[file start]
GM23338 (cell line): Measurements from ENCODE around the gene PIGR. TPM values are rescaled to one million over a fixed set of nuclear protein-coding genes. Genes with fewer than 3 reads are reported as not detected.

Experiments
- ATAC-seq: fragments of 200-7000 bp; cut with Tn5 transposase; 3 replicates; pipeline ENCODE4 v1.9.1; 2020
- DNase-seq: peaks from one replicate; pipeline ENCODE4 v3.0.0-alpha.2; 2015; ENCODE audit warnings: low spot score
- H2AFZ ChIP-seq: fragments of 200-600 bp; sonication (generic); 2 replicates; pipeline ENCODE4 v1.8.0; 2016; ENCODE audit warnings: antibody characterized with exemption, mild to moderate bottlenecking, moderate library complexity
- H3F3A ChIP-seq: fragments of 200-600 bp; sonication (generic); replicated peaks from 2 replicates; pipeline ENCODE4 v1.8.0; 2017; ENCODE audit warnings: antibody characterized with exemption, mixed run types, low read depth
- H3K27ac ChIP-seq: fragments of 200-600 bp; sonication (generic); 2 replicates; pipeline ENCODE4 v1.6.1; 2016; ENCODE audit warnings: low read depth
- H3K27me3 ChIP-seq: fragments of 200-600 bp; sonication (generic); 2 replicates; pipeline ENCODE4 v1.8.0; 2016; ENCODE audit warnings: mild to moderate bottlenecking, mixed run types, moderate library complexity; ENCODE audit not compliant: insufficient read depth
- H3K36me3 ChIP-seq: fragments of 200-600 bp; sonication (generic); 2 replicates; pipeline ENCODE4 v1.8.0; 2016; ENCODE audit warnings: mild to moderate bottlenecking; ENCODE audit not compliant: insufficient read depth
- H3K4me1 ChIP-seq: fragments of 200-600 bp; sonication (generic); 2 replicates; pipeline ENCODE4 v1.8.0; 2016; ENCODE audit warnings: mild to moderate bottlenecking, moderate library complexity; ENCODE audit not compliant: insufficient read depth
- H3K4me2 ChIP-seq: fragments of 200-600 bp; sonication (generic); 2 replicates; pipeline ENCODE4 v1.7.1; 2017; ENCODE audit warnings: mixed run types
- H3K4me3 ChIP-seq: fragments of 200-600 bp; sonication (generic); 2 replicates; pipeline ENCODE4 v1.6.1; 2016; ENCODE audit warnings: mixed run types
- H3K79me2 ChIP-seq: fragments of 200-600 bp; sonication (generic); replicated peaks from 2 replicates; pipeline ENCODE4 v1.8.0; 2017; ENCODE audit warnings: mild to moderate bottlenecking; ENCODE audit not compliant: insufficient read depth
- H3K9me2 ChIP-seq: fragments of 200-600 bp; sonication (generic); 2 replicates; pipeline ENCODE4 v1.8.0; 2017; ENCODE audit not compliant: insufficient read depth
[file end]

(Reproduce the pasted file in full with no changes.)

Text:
GM23338 (cell line): Measurements from ENCODE around the gene PIGR. TPM values are rescaled to one million over a fixed set of nuclear protein-coding genes. Genes with fewer than 3 reads are reported as not detected.

Experiments
- ATAC-seq: fragments of 200-7000 bp; cut with Tn5 transposase; 3 replicates; pipeline ENCODE4 v1.9.1; 2020
- DNase-seq: peaks from one replicate; pipeline ENCODE4 v3.0.0-alpha.2; 2015; ENCODE audit warnings: low spot score
- H2AFZ ChIP-seq: fragments of 200-600 bp; sonication (generic); 2 replicates; pipeline ENCODE4 v1.8.0; 2016; ENCODE audit warnings: antibody characterized with exemption, mild to moderate bottlenecking, moderate library complexity
- H3F3A ChIP-seq: fragments of 200-600 bp; sonication (generic); replicated peaks from 2 replicates; pipeline ENCODE4 v1.8.0; 2017; ENCODE audit warnings: antibody characterized with exemption, mixed run types, low read depth
- H3K27ac ChIP-seq: fragments of 200-600 bp; sonication (generic); 2 replicates; pipeline ENCODE4 v1.6.1; 2016; ENCODE audit warnings: low read depth
- H3K27me3 ChIP-seq: fragments of 200-600 bp; sonication (generic); 2 replicates; pipeline ENCODE4 v1.8.0; 2016; ENCODE audit warnings: mild to moderate bottlenecking, mixed run types, moderate library complexity; ENCODE audit not compliant: insufficient read depth
- H3K36me3 ChIP-seq: fragments of 200-600 bp; sonication (generic); 2 replicates; pipeline ENCODE4 v1.8.0; 2016; ENCODE audit warnings: mild to moderate bottlenecking; ENCODE audit not compliant: insufficient read depth
- H3K4me1 ChIP-seq: fragments of 200-600 bp; sonication (generic); 2 replicates; pipeline ENCODE4 v1.8.0; 2016; ENCODE audit warnings: mild to moderate bottlenecking, moderate library complexity; ENCODE audit not compliant: insufficient read depth
- H3K4me2 ChIP-seq: fragments of 200-600 bp; sonication (generic); 2 replicates; pipeline ENCODE4 v1.7.1; 2017; ENCODE audit warnings: mixed run types
- H3K4me3 ChIP-seq: fragments of 200-600 bp; sonication (generic); 2 replicates; pipeline ENCODE4 v1.6.1; 2016; ENCODE audit warnings: mixed run types
- H3K79me2 ChIP-seq: fragments of 200-600 bp; sonication (generic); replicated peaks from 2 replicates; pipeline ENCODE4 v1.8.0; 2017; ENCODE audit warnings: mild to moderate bottlenecking; ENCODE audit not compliant: insufficient read depth
- H3K9me2 ChIP-seq: fragments of 200-600 bp; sonication (generic); 2 replicates; pipeline ENCODE4 v1.8.0; 2017; ENCODE audit not compliant: insufficient read depth